The Park has been closed for the last 9 months after the fire destroyed most of the infrastructure. On August 28, 2020 the Park released a list of the structures that were known to have been destroyed at that time:

  • Historic Park Headquarters
  • Historic (Main) lodge
  • Ranger Station
  • Nature Museum
  • Store
  • Maintenance Shop
  • Multiple park residences, including some Saddle Mountain Property structures
  • Multiple campground bathrooms
  • Gatehouse
  • Bridge between North Escape Road and Gazos Creek Road
  • Many structures at Little Basin
  • Jay Camp Seasonal Housing

Southern Fire burns structures southeast of Julian, CA

CAL FIRE reports it has blackened 5,184 acres

Updated at 4:54 p.m. PDT May 2, 2021

Southern Fire map
Southern Fire map at approximately 2 p.m. PDT May 2, 2021. Data from NIFC/FIRIS.

CAL FIRE has updated size of the Southern Fire near Shelter Valley 8 miles southeast of Julian, California, reporting at 2:35 p.m. Sunday that it had burned 5,184 acres.

As seen in the photo below taken at 4:43 p.m. Sunday four miles away from Monument Peak, the fire from that distance looks pretty quiet.

Southern Fire
The Southern Fire (at the arrow) as seen from Monument Peak, looking north at 4:43 p.m. PDT May, 2, 2021. ALERTWildfire.

Resources assigned to the fire include 20 engines, 8 water tenders, 10 hand crews, and four dozers, for a total of about 200 personnel.


10:00 a.m. PDT May 2, 2021

Southern Fire map 3:18 a.m. PDT May 2, 2021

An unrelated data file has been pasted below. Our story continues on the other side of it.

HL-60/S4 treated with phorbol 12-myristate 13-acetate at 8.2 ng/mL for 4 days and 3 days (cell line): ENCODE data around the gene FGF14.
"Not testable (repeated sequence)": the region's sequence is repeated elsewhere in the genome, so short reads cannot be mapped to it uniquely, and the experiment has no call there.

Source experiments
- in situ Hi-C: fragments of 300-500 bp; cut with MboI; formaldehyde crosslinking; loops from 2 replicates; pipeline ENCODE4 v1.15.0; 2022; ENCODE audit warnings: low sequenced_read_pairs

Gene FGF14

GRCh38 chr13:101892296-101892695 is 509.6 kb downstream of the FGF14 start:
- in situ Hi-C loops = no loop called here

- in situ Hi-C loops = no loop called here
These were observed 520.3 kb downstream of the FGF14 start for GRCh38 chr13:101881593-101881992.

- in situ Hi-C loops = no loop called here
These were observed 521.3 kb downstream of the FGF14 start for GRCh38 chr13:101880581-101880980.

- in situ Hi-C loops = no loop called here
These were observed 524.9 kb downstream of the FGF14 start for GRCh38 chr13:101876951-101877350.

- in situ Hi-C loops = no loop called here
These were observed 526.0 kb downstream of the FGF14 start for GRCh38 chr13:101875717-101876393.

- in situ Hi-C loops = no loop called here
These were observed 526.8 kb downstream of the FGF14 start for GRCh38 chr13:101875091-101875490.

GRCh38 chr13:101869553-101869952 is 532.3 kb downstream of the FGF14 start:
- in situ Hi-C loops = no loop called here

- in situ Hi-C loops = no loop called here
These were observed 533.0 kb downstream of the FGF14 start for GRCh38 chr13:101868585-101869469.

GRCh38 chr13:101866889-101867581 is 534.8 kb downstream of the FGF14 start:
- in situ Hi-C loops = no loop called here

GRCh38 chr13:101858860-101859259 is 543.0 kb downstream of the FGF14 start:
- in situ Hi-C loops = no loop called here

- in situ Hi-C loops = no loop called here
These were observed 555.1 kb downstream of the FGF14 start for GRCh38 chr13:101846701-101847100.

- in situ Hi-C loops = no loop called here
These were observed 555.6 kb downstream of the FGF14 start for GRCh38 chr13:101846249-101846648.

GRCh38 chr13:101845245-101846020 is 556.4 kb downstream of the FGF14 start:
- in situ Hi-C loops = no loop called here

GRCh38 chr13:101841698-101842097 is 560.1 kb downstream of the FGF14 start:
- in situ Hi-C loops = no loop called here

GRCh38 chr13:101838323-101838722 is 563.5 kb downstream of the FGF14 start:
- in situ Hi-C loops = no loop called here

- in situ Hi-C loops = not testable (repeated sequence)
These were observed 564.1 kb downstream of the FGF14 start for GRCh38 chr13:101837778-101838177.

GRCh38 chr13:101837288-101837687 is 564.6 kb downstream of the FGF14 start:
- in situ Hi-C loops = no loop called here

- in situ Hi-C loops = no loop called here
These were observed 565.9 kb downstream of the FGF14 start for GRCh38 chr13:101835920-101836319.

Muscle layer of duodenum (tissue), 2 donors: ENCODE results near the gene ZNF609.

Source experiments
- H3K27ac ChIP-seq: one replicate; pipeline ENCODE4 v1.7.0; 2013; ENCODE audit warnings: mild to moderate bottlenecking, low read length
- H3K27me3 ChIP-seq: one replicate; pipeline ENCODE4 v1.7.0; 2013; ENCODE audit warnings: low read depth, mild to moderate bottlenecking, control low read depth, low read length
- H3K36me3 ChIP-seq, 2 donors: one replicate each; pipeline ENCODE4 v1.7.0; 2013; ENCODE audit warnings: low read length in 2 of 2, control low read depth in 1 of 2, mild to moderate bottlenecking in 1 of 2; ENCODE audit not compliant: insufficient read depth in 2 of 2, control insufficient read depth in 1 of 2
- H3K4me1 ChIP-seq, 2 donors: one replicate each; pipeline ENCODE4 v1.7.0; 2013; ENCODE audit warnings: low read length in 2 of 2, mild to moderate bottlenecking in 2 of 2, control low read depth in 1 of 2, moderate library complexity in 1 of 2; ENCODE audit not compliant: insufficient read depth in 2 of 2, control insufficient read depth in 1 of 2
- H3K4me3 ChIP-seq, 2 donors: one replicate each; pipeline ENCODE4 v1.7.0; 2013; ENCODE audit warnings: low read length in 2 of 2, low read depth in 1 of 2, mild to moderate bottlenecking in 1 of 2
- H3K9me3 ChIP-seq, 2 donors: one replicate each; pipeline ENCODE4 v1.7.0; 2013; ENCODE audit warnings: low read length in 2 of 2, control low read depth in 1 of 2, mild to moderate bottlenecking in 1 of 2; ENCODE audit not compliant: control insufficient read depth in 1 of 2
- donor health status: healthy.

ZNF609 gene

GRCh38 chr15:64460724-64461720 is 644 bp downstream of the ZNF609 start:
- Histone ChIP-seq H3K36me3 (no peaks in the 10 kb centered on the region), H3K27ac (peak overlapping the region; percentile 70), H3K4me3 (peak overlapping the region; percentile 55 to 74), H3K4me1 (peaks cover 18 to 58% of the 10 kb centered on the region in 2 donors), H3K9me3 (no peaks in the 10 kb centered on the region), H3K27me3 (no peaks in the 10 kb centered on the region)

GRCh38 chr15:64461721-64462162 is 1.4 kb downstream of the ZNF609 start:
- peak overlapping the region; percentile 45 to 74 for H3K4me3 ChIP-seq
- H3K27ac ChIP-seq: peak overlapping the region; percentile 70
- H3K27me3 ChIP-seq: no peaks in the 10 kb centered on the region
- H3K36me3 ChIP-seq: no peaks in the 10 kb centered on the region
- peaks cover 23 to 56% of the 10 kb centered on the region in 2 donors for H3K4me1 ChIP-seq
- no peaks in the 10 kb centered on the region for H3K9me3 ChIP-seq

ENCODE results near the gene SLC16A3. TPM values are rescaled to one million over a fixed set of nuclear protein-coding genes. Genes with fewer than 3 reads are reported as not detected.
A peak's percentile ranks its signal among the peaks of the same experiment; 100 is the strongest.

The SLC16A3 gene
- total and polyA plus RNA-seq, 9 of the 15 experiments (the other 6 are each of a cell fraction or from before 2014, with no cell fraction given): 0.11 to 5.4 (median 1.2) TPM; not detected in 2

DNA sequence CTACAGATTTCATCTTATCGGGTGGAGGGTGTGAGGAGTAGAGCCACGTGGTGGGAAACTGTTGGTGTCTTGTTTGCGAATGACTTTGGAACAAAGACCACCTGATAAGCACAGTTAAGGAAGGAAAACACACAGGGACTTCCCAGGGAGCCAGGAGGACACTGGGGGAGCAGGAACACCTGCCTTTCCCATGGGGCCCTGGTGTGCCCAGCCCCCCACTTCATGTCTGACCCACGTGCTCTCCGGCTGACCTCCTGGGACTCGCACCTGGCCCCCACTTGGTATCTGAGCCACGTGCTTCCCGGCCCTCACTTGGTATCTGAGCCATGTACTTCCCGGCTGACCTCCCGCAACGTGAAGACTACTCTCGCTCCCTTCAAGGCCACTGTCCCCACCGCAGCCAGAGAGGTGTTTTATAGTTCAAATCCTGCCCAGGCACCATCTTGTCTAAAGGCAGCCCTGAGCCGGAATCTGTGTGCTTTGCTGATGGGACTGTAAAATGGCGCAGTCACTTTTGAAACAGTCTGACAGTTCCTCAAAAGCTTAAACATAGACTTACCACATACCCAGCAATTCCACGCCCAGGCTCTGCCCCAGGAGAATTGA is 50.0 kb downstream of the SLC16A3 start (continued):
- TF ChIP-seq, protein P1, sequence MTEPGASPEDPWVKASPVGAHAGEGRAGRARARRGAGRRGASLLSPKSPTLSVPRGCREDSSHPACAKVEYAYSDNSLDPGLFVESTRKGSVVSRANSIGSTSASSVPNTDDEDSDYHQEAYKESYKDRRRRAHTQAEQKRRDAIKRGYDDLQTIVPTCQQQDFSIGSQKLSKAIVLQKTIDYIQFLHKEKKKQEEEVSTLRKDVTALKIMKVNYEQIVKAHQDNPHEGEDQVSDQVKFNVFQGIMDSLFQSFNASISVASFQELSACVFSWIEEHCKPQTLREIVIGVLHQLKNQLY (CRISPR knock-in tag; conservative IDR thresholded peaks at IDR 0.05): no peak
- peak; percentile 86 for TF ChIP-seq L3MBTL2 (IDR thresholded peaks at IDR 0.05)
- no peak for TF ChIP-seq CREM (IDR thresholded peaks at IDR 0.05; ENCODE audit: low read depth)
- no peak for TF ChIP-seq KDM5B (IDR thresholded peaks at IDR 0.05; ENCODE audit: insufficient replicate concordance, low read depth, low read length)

Southern Fire map, APPROXIMATE LOCATION, from data as late as 3:18 a.m. PDT May 2, 2021. It is based on satellite and FIRIS data. This is APPROXIMATE fire location information, not to be used for planning or decision making.

The Southern Fire in East San Diego County 8 miles southeast of Julian, California has prompted the evacuation of about 500 people and destroyed three structures in Shelter Valley. The residents were relocated from the Butterfield Ranch Campground to Agua Caliente.

At 9:43 a.m. Sunday there was a relatively small amount of smoke visible from Monument Peak which is near Mount Laguna.

Southern Fire May 2, 2021
The Southern Fire as seen from Monument Peak, looking north at 9:43 a.m. PDT May 2, 2021. ALERTWildfire.

At about 9 a.m. PDT Sunday morning CAL FIRE reported that the Southern Fire had burned 2,900 acres. (See map above.) Firefighters battled strong 40 to 60 mph winds during the night, and according to the forecast the weather is going to continue to be a challenge.

A wind advisory is in effect for San Diego County for strong winds through Sunday night. In the fire area the wind is predicted to increase from 23 mph gusting to 36 at 11 a.m. out of the west and west-southwest, to 32 mph gusting to 47 by 5 p.m. It will then gradually decrease by 6 a.m. Monday to 12 mph gusting to 20 out of the northwest. The high temperature on Sunday will be 77 degrees with a minimum relative humidity of 27 percent. The humidity will increase Sunday night to 40 to 55 percent.

Five miles west of the fire and 2,000 higher in elevation at Harrison Park, Cuyamaca State Park, and Julian, low clouds have increased the humidity to 100 percent.

Since the fire was reported at about 4 p.m. on Saturday, it has been spreading generally to the east and southeast.